Author: Shanmughasundaram J, TNN
Publication: The Times of India
Date: February 4, 2017
Drawing inspiration from the jallikattu protest, a group of youngsters and students in Vellore and surrounding areas have decided to revive the century-old Otteri lake which is one of the main water sources for the city.
They have decided to weed out karuvelam maram, a native species of West Africa, and other invasive species in and around the water body to revive it.
"During the protest, we discussed various issues and wanted to do something for the betterment of society. Since Vellore has been facing water crisis, we have decided to concentrate on water bodies," said 26 year-old E Sathish, who runs a software company in Bengaluru.
In the last four years, the government did not desilt any waterbodies in the state. So, the youngsters decided to take up the task to revive lakes and ponds in and around the city and also plant more trees, he added.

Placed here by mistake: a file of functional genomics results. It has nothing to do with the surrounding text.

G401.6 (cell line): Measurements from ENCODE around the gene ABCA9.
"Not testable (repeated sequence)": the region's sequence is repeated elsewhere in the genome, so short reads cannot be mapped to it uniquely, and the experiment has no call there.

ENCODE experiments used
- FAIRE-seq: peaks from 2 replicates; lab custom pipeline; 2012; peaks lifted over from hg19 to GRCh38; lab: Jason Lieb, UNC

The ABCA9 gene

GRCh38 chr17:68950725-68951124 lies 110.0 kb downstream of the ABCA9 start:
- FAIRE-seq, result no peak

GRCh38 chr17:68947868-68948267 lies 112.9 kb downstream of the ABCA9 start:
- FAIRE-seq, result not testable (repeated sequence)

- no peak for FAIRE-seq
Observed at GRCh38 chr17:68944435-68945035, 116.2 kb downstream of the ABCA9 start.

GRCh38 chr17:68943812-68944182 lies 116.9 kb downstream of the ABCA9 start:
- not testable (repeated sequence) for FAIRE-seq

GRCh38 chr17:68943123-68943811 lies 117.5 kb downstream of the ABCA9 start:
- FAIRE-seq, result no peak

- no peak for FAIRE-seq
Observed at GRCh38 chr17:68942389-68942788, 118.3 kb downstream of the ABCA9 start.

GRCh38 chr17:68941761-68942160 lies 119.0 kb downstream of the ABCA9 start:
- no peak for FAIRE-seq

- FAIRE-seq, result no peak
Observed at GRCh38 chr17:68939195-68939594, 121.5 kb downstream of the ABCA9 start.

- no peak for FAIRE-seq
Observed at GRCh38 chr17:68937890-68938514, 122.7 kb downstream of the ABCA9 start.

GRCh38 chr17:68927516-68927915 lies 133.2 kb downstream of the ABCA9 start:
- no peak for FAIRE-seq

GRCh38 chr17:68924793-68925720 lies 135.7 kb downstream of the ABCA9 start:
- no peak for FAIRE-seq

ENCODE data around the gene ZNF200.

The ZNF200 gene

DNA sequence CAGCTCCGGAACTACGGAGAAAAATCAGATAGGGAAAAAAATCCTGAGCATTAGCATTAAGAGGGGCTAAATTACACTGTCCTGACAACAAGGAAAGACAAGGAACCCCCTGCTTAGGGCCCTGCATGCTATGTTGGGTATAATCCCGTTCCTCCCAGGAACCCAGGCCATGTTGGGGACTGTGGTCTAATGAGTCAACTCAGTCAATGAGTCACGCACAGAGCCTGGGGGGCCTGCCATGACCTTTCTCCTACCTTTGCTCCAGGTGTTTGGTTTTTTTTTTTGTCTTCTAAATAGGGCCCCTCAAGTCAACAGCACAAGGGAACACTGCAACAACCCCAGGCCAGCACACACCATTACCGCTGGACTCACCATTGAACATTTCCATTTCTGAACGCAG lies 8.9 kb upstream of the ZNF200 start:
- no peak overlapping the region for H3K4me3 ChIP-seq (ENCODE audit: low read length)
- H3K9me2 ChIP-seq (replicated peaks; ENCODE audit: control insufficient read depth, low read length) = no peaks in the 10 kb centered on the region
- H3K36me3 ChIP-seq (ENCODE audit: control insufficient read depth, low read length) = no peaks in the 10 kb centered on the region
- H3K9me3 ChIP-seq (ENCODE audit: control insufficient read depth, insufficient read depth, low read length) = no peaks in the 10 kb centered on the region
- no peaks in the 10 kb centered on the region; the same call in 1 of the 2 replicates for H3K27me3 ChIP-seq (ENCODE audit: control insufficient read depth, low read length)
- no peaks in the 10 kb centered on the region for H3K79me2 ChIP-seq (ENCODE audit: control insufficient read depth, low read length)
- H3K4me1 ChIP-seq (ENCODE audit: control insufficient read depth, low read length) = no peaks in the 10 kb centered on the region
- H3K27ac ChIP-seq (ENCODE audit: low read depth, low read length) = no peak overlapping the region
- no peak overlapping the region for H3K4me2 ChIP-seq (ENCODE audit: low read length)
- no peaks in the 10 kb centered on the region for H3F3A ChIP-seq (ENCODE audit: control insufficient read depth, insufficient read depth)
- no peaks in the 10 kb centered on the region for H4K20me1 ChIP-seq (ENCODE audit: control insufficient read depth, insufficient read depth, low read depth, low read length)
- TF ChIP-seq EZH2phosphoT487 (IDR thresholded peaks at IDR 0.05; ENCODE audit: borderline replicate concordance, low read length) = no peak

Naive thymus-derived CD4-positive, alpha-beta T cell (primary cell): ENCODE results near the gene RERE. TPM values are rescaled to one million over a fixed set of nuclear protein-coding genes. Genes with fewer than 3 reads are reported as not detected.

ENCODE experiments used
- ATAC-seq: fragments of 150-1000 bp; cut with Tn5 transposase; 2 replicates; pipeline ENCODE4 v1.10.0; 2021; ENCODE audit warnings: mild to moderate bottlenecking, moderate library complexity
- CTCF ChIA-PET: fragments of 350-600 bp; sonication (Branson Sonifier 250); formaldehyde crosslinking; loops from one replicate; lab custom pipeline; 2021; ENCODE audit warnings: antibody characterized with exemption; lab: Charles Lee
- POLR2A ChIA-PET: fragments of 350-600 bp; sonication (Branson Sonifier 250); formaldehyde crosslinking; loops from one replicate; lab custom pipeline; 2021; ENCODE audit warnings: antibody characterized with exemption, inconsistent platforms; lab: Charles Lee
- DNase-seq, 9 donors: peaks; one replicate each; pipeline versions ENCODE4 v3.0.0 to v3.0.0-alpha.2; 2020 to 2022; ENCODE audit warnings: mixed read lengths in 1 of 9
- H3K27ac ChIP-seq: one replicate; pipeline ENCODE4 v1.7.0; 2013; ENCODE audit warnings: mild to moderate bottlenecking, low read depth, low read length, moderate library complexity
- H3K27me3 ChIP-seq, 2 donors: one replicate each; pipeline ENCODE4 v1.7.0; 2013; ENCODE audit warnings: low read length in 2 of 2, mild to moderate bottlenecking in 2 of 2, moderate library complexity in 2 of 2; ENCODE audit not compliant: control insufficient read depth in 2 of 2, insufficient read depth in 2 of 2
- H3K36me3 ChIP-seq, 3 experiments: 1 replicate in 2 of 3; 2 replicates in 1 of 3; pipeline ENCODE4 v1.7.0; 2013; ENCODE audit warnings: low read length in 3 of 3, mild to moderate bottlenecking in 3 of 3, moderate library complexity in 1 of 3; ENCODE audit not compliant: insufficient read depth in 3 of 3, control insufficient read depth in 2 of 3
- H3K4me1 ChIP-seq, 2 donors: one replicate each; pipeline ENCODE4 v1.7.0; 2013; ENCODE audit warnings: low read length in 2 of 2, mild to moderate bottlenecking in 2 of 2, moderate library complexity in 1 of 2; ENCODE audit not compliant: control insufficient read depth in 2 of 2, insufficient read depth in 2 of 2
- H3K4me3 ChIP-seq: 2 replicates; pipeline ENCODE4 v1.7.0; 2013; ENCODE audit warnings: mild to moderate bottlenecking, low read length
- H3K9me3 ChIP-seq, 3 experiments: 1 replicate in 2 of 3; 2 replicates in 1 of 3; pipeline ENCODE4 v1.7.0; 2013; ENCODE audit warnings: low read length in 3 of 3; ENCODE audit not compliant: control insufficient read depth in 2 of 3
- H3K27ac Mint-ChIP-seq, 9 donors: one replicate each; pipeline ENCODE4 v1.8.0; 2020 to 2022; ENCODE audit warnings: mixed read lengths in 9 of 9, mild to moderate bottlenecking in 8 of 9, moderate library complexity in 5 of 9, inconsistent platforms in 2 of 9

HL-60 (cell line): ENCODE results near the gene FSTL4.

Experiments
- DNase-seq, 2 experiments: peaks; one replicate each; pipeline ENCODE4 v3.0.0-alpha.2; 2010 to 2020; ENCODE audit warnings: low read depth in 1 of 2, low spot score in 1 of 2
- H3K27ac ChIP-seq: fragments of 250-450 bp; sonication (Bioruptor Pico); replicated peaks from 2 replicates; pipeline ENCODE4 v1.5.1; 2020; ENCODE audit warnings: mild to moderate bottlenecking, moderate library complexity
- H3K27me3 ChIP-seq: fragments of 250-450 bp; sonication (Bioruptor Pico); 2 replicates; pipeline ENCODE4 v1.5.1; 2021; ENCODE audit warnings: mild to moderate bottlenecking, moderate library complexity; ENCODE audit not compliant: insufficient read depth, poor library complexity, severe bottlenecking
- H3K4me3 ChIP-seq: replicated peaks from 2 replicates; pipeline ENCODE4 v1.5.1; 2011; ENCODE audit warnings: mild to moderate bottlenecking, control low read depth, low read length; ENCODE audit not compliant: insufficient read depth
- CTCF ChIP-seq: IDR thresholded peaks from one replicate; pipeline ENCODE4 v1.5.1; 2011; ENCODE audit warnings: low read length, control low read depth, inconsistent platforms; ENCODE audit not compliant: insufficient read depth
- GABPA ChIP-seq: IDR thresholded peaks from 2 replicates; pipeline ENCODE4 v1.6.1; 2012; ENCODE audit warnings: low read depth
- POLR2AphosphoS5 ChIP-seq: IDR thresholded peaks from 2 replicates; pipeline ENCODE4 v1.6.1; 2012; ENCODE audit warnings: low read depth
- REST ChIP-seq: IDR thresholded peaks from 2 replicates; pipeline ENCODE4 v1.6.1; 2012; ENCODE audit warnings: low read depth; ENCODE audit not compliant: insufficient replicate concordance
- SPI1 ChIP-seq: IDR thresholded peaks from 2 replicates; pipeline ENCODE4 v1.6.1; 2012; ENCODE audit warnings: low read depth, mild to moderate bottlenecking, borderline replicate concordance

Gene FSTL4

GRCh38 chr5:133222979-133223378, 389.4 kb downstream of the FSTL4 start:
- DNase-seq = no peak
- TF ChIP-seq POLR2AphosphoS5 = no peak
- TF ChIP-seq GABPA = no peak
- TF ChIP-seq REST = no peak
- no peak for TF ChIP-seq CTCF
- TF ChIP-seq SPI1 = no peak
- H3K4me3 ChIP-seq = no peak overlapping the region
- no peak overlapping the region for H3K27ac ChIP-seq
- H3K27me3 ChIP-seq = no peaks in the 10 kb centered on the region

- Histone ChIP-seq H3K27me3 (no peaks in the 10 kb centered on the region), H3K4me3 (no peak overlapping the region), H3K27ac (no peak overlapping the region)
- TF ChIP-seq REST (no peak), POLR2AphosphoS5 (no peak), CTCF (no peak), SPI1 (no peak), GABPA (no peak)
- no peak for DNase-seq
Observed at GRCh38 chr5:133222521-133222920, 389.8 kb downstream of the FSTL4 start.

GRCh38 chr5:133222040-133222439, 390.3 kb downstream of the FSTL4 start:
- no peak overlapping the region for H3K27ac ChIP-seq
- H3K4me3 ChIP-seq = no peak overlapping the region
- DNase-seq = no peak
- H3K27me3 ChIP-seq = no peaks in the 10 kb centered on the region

They formed a group called 'Change Vellore' with a theme 'My Dream, My Vellore' and invited youngsters and students to volunteer. Though the lake received surplus water, after 19 years, following heavy rain in December 2015, it dried up fast due to poor management of the water body.
"We posted messages on various social media platforms to join us on February 4 and 5 to clean Otteri lake. We are happy that we received good response. So far, more than 300 people from Vellore, who work in IT sector and other companies in Chennai and Bengaluru, social and environmental activists and students have expressed their willingness to join us," said 28-year-old D Manikandan, one of the coordinator of Change Vellore forum.
They have also approached education institutions and invited students to be part of Change Vellore's maiden effort. "We have also ordered for 2000 saplings of native species such as palm, neem, pungam and puvarasam trees that suits our environment. We will plant the saplings along the lake after removing the Karuvelam maram," said Sathis, chief coordinator of the forum.
He further said that they have obtained permission to use earth movers to uproot the invasive trees. "We have approached the owners of earthmovers and they are also interested in the cause. Karuvelam maram roots penetrate to over 100 feet depth and suck the ground water," he said.
They have also planned to take up a massive tree plantation programme to increase the green cover of the city.